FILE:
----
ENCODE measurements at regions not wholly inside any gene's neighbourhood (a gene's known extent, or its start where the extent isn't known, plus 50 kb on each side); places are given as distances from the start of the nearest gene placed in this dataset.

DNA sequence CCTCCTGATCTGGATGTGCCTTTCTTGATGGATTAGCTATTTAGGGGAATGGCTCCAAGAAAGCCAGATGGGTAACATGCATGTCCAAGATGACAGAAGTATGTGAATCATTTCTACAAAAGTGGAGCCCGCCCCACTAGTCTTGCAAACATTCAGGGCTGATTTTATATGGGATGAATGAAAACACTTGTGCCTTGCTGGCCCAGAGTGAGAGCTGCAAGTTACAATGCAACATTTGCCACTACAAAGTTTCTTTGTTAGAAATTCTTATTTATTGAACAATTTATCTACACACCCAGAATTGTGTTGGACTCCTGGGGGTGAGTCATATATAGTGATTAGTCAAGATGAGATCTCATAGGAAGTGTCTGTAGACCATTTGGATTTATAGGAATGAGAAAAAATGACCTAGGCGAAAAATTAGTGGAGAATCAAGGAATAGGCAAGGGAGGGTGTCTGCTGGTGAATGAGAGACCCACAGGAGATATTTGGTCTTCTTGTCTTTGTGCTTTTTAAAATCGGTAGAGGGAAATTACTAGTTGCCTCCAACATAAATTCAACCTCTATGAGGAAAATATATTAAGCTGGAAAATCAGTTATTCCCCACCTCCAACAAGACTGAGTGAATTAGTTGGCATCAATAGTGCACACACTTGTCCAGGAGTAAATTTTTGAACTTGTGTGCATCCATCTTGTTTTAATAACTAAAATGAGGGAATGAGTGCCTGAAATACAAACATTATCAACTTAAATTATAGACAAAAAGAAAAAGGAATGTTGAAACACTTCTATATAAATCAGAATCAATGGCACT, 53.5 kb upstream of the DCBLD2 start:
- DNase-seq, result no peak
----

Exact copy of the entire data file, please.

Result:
ENCODE measurements at regions not wholly inside any gene's neighbourhood (a gene's known extent, or its start where the extent isn't known, plus 50 kb on each side); places are given as distances from the start of the nearest gene placed in this dataset.

DNA sequence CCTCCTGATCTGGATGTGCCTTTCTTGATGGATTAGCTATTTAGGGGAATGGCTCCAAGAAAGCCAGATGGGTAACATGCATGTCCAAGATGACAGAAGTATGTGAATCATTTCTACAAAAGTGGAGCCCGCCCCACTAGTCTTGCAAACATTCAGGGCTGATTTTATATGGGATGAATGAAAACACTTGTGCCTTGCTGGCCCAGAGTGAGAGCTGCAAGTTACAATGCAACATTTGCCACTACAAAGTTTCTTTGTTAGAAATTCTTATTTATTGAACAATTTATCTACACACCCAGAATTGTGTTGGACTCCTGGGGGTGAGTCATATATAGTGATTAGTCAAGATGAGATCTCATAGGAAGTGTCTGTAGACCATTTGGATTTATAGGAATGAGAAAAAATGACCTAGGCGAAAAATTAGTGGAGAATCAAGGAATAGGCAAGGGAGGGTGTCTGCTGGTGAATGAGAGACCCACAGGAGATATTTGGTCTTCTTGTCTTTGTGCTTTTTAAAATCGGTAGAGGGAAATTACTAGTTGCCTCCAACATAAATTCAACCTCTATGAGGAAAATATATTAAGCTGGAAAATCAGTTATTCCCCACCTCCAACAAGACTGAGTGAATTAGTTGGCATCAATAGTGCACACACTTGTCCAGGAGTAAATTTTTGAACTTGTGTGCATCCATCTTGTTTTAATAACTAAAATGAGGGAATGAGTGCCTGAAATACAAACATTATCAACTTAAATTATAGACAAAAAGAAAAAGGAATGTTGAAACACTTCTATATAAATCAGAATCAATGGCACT, 53.5 kb upstream of the DCBLD2 start:
- DNase-seq, result no peak